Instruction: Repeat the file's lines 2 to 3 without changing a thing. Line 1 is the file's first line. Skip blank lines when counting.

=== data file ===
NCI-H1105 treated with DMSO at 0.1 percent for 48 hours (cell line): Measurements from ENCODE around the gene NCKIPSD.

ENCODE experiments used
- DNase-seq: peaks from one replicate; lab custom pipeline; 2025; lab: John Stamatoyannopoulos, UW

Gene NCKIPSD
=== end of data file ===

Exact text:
ENCODE experiments used
- DNase-seq: peaks from one replicate; lab custom pipeline; 2025; lab: John Stamatoyannopoulos, UW